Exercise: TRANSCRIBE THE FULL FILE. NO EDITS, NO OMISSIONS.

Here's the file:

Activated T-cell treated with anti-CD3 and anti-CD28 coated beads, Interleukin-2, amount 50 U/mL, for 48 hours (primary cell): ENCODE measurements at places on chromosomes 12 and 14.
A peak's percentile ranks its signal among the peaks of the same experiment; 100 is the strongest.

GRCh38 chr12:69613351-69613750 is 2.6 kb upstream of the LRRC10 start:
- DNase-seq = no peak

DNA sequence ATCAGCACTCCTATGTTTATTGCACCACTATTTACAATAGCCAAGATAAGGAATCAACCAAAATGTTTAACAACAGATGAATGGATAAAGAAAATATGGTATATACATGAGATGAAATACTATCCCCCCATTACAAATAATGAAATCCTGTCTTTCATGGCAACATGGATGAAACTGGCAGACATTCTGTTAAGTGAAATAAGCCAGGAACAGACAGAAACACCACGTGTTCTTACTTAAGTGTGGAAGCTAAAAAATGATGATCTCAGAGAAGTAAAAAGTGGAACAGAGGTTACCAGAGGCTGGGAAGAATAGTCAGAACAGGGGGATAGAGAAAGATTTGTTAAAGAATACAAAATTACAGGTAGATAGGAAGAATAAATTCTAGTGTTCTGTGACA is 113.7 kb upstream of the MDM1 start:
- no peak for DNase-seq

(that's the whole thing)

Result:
Activated T-cell treated with anti-CD3 and anti-CD28 coated beads, Interleukin-2, amount 50 U/mL, for 48 hours (primary cell): ENCODE measurements at places on chromosomes 12 and 14.
A peak's percentile ranks its signal among the peaks of the same experiment; 100 is the strongest.

GRCh38 chr12:69613351-69613750 is 2.6 kb upstream of the LRRC10 start:
- DNase-seq = no peak

DNA sequence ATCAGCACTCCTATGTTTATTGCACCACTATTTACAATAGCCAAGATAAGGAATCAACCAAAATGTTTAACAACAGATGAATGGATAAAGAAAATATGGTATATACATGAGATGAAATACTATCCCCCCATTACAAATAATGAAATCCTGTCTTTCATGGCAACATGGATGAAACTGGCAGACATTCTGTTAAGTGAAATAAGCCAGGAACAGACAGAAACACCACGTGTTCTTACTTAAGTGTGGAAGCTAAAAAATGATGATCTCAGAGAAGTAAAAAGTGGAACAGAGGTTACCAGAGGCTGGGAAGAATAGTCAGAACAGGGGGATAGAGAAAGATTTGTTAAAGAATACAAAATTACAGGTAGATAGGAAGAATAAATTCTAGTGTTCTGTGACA is 113.7 kb upstream of the MDM1 start:
- no peak for DNase-seq